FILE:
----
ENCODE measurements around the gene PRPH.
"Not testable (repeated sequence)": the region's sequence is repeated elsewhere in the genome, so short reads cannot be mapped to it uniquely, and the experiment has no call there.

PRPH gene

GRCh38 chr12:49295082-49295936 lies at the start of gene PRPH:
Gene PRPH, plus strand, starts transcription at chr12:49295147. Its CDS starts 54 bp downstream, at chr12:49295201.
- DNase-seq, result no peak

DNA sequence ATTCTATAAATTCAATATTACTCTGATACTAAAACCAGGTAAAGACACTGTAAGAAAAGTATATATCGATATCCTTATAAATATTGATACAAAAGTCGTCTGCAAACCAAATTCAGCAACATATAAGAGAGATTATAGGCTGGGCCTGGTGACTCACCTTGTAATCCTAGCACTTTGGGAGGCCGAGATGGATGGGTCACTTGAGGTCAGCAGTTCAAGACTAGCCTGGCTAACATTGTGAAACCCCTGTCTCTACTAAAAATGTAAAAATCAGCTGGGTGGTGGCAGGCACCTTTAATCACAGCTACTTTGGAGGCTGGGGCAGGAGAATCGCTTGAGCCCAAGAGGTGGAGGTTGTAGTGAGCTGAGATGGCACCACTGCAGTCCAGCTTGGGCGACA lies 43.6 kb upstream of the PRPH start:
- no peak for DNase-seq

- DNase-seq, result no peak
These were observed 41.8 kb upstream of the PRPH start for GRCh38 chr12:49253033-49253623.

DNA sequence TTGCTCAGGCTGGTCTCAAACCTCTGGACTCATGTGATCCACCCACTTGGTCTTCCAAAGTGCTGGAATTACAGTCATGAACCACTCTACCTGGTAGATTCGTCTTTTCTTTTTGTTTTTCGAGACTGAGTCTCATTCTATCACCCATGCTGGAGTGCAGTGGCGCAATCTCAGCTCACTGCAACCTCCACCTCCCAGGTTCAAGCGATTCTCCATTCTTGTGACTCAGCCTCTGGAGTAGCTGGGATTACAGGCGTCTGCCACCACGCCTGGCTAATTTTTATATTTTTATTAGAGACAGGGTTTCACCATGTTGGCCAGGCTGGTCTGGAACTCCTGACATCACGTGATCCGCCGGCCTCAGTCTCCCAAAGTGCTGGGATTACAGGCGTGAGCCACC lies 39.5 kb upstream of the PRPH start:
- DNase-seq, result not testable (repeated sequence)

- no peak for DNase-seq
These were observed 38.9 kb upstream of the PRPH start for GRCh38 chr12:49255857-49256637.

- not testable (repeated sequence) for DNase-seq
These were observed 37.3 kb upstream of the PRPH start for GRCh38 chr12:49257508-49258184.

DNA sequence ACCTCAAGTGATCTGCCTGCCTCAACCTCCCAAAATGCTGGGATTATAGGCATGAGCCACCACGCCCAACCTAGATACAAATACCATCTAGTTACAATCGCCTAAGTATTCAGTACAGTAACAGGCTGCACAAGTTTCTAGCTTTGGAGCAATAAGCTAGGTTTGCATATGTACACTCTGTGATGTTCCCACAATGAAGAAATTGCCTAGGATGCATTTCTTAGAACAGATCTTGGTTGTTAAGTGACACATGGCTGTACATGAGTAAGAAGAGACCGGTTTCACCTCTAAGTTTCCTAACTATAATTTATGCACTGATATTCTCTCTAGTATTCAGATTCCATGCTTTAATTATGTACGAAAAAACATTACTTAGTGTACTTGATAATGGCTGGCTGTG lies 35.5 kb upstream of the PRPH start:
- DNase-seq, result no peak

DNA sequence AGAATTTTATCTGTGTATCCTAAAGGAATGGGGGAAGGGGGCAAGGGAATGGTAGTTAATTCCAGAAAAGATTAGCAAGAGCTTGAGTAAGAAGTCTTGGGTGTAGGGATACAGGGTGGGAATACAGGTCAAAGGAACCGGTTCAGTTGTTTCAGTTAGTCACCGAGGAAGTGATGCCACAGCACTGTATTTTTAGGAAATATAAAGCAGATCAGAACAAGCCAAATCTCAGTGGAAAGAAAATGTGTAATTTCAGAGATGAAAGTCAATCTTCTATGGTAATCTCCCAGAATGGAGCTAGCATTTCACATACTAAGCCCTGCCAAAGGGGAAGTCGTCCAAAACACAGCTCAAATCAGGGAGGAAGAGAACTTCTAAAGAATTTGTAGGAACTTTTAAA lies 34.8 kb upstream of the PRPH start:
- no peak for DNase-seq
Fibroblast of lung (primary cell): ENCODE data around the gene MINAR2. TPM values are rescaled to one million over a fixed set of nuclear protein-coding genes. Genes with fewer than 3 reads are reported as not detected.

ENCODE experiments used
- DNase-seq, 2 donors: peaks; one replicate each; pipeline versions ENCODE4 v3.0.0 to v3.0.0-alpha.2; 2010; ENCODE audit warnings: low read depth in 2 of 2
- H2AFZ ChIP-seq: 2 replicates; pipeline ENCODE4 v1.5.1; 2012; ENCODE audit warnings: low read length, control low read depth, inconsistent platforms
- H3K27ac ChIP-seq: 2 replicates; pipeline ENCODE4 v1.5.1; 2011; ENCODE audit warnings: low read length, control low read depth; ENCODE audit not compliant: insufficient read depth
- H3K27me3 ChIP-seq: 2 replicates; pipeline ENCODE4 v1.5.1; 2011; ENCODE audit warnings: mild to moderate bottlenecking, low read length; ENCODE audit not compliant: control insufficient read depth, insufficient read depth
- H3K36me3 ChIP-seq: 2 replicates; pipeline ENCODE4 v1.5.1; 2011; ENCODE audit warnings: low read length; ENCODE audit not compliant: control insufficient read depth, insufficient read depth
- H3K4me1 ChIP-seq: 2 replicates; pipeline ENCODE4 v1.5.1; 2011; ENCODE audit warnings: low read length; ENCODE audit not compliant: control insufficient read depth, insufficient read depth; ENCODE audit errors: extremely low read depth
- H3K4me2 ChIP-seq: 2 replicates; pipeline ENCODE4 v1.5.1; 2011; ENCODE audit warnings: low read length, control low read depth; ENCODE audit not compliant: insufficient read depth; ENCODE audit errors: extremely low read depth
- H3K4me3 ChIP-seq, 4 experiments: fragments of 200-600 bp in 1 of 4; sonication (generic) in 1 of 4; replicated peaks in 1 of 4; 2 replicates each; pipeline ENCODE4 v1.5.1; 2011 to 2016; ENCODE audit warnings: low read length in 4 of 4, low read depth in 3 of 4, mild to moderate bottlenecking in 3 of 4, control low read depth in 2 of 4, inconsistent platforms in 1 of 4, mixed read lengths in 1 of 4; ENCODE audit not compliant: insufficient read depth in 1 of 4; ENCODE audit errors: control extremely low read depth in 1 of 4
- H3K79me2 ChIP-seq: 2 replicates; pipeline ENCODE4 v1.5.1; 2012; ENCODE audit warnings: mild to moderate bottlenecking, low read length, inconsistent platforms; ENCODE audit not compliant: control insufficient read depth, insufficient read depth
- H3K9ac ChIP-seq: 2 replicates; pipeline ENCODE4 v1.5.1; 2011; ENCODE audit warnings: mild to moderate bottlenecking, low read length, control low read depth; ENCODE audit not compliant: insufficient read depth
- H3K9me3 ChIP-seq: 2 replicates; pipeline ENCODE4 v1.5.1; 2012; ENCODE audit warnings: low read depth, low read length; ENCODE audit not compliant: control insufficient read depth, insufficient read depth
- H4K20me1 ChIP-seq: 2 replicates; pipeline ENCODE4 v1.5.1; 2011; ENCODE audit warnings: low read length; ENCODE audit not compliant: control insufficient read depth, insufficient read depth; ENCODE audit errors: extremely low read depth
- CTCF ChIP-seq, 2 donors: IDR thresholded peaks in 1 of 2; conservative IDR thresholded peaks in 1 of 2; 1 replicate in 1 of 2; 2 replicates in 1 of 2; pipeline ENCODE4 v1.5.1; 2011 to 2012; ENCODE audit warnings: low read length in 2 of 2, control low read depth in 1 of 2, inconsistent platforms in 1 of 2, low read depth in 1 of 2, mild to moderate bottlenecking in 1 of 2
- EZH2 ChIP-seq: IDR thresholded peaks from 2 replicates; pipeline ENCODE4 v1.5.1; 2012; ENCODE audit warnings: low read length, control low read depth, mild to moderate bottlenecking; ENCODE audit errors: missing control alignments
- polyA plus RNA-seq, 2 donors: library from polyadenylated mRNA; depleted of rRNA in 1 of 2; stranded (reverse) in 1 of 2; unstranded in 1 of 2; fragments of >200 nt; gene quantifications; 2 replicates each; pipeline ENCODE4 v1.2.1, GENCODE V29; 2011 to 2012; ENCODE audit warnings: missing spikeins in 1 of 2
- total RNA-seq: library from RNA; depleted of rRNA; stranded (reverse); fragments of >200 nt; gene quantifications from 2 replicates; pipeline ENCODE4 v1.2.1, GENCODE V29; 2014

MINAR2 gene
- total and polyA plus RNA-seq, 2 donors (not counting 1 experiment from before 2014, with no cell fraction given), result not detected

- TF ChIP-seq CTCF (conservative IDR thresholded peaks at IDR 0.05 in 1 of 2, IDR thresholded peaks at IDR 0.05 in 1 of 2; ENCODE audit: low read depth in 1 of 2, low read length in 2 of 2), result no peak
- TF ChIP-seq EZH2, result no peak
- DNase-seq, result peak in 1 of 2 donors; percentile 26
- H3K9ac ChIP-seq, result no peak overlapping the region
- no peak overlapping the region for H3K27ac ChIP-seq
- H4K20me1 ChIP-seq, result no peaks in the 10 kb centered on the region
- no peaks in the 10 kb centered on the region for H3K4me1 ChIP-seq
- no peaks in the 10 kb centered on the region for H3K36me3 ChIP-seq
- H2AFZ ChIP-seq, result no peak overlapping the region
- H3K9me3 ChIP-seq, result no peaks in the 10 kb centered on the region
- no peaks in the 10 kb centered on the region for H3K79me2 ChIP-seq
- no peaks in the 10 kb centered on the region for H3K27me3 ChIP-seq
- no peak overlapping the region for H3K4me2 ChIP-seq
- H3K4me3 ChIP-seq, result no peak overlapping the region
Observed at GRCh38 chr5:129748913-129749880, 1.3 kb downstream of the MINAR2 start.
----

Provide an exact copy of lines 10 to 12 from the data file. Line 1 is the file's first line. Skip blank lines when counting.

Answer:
These were observed 41.8 kb upstream of the PRPH start for GRCh38 chr12:49253033-49253623.

DNA sequence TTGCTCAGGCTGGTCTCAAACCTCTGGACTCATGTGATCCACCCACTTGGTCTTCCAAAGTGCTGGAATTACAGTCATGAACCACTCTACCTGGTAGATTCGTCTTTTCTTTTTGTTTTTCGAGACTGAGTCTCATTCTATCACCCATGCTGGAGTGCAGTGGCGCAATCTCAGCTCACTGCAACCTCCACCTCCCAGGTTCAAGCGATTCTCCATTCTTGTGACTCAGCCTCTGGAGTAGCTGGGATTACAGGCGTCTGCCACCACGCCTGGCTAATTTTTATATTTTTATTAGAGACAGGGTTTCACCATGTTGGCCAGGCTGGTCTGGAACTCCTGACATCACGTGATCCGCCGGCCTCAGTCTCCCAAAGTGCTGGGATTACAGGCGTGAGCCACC lies 39.5 kb upstream of the PRPH start:
- DNase-seq, result not testable (repeated sequence)